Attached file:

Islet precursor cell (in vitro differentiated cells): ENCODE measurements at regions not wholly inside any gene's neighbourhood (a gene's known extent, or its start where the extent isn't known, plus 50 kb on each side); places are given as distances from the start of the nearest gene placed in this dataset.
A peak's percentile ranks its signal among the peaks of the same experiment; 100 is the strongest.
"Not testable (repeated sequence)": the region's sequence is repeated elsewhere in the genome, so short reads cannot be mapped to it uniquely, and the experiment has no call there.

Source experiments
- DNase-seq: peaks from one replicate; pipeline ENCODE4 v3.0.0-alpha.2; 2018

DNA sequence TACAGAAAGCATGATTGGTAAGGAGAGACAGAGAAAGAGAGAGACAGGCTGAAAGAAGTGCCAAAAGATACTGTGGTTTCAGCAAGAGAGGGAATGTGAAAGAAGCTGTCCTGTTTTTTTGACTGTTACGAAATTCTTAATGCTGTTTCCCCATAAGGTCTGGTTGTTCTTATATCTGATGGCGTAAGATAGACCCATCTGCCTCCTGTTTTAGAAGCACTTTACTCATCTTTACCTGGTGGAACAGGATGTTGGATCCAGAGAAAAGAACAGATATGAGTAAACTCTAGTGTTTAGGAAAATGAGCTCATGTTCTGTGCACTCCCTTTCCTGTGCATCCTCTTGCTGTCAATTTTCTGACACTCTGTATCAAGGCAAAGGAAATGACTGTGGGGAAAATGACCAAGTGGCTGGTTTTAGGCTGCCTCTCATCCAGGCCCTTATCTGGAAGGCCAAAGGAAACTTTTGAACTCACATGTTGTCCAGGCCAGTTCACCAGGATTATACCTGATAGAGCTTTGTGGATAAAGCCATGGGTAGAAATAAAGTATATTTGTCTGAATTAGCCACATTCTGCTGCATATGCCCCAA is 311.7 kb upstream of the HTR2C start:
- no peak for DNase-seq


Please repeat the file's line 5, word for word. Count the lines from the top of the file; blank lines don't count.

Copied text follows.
- DNase-seq: peaks from one replicate; pipeline ENCODE4 v3.0.0-alpha.2; 2018